Nevertheless, I was a ‘functional’ drug addict: I would only use at the weekend, and I would see my friends and family during the week when I was rested and ‘clean’. Though it was hard work keeping up the façade – because I never felt myself – I managed to hide it from all of them.
Drugs live on lies. I told a lot of those.
The turning point
I took crystal meth for the first time in 2006. In those days, you could get really good stuff – and I found a dealer who would deliver this poison directly to my doorstep. It turned out to be the most evil substance I’ve ever taken.
A false world appeared before me that didn’t exist. I swore at cops outside my window who weren’t
“Addiction is a cunning disease that grows and gallops away.”
there, and greeted strangers in the street I’d never met before. On the comedown, my thoughts would turn to taking my own life.
The last night I used drugs or alcohol – or any other mind-altering substance, for that matter – was on 9 April 2006. My second long-term boyfriend had come home to find me on my knees, looking out of the window for cop cars.
“There are no cop cars outside,” he told me.
I managed to convince myself that I had started to go mad – and it scared the living daylights out of me. That night, I received what I call my ‘gift of desperation’: I was so desperate never to feel that pain again, that I was willing to do anything to avoid using drugs.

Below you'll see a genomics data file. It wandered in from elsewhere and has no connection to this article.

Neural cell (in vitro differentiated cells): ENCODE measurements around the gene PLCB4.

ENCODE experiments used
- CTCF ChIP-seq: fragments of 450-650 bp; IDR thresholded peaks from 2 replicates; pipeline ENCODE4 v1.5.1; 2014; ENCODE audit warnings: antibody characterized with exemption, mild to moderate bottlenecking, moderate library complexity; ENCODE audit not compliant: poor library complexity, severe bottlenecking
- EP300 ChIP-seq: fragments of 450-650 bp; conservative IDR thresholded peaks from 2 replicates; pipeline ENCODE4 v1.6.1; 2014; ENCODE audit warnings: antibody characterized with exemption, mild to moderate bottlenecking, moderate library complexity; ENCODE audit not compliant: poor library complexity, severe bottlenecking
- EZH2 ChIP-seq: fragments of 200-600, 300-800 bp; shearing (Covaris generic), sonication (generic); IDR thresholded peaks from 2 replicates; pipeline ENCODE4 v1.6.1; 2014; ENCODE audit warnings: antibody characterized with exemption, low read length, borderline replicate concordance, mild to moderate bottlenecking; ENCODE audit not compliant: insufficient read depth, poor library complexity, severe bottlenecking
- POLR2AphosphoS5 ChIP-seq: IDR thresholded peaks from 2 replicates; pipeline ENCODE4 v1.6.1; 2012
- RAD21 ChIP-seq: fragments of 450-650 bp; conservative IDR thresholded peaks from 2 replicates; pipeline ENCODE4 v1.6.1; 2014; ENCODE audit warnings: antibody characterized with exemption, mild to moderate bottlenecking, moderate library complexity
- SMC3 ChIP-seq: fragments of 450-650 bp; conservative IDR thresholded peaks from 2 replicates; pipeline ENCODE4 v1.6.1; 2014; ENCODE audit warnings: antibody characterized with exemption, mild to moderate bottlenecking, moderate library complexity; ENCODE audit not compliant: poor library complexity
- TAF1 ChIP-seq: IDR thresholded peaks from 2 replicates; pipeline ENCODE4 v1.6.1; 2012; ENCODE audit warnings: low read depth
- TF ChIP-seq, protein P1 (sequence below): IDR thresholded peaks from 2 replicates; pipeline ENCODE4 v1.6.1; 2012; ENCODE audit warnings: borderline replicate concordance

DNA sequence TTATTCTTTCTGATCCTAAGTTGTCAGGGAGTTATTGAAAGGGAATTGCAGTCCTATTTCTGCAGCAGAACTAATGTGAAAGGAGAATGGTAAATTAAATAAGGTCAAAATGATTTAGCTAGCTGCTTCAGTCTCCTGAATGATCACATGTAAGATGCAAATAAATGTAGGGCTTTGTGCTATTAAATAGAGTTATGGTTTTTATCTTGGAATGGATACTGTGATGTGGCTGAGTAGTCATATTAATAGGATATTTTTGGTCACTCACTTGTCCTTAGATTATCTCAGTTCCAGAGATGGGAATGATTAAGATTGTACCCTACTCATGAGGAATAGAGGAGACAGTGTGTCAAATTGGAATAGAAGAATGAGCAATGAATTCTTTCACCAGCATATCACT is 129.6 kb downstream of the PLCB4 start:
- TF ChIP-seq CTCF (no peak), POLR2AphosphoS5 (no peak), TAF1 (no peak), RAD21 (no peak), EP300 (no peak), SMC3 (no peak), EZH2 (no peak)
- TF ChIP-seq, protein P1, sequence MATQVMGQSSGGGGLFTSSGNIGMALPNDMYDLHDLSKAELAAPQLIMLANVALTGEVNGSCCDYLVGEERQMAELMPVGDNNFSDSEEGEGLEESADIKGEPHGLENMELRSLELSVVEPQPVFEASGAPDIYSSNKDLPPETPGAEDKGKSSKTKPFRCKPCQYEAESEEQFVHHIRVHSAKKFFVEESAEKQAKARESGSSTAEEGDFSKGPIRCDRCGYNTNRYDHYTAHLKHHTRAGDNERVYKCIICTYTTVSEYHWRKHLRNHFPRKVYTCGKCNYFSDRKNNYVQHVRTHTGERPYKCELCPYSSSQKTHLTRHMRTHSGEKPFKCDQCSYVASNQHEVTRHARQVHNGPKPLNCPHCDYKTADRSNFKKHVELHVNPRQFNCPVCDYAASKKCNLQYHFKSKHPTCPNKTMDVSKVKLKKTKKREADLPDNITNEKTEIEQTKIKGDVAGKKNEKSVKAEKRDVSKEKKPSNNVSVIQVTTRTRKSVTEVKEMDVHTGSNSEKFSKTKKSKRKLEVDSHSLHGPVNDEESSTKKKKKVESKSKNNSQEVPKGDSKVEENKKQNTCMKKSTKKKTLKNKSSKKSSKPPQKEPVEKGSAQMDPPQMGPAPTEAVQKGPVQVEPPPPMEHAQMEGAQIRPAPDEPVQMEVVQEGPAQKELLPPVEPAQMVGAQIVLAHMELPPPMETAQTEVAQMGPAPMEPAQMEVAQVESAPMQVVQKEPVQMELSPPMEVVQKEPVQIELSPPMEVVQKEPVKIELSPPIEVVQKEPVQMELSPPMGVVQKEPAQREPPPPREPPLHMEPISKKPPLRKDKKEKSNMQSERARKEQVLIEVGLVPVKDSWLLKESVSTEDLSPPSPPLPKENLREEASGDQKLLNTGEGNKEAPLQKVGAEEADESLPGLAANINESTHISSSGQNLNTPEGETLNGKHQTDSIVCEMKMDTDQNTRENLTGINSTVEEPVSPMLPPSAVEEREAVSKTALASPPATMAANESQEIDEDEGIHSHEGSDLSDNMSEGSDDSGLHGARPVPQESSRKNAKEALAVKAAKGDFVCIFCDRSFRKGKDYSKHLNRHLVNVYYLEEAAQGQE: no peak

I found a 12-step programme, which is basically a group of people for whom addiction has become a problem. They meet regularly to help each other to stay clean.
During my first year of recovery, I attended a meeting every single night, at a variety of different places in Johannesburg; and in the second year, I attended meetings four to five nights a week. I still go to this day, and I even help to run the programme.
Another thing I noticed was how much time I had on my hands once I’d stopped taking drugs. My partner used drugs occasionally when we first got together; and when he stopped taking them, he started running. He would run every morning, and he was pushing his life in a positive direction. Although I too had stopped using drugs, I had adopted negative habits, such as overeating and lazing around. It was simple: he was getting so much out of running, and I wanted what he had.
Stuff this! I thought. I’m going to join him.
So I put on some old shoes, dodgy shorts and a T-shirt. I ran 700 metres around the block of the complex where I live – and that was me done. I returned home, ran a bath, had something to eat and fell asleep. I woke up later on, feeling stiff and exhausted – while he’d just returned from a three-hour training run for the Comrades!
He thought it ridiculous that I was so proud of myself; but to me, that run was the biggest thing I’d done in years.